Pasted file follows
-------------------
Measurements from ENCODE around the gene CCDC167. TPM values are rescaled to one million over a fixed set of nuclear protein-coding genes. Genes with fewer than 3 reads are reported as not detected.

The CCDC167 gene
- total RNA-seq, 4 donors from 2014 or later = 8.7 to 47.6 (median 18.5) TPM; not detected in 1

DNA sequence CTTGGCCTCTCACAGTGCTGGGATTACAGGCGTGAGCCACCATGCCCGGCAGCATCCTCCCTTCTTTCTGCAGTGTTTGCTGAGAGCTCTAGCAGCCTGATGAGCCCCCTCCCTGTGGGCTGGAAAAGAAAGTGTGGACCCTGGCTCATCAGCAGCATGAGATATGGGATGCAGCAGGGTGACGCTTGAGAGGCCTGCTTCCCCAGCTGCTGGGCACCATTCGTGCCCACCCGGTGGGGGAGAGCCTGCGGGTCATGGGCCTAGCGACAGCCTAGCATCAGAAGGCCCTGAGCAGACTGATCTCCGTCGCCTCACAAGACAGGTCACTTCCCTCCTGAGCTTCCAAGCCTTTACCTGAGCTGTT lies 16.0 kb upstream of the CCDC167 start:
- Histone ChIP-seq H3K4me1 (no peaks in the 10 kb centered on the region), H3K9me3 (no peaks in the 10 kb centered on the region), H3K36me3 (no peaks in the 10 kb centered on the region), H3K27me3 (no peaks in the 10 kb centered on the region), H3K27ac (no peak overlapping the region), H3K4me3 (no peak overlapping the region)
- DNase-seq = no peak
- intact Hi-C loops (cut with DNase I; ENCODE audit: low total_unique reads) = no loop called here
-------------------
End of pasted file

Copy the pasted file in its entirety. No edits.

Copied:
Measurements from ENCODE around the gene CCDC167. TPM values are rescaled to one million over a fixed set of nuclear protein-coding genes. Genes with fewer than 3 reads are reported as not detected.

The CCDC167 gene
- total RNA-seq, 4 donors from 2014 or later = 8.7 to 47.6 (median 18.5) TPM; not detected in 1

DNA sequence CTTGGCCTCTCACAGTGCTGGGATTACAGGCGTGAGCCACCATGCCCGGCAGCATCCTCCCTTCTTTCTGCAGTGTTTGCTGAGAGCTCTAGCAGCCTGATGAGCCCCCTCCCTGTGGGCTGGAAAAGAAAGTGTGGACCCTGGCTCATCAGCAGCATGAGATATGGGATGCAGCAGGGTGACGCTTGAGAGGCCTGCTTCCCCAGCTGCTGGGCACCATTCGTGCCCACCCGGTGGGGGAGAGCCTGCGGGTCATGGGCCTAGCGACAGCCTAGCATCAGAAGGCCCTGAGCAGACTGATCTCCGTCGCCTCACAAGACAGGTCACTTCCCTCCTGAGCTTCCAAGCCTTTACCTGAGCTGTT lies 16.0 kb upstream of the CCDC167 start:
- Histone ChIP-seq H3K4me1 (no peaks in the 10 kb centered on the region), H3K9me3 (no peaks in the 10 kb centered on the region), H3K36me3 (no peaks in the 10 kb centered on the region), H3K27me3 (no peaks in the 10 kb centered on the region), H3K27ac (no peak overlapping the region), H3K4me3 (no peak overlapping the region)
- DNase-seq = no peak
- intact Hi-C loops (cut with DNase I; ENCODE audit: low total_unique reads) = no loop called here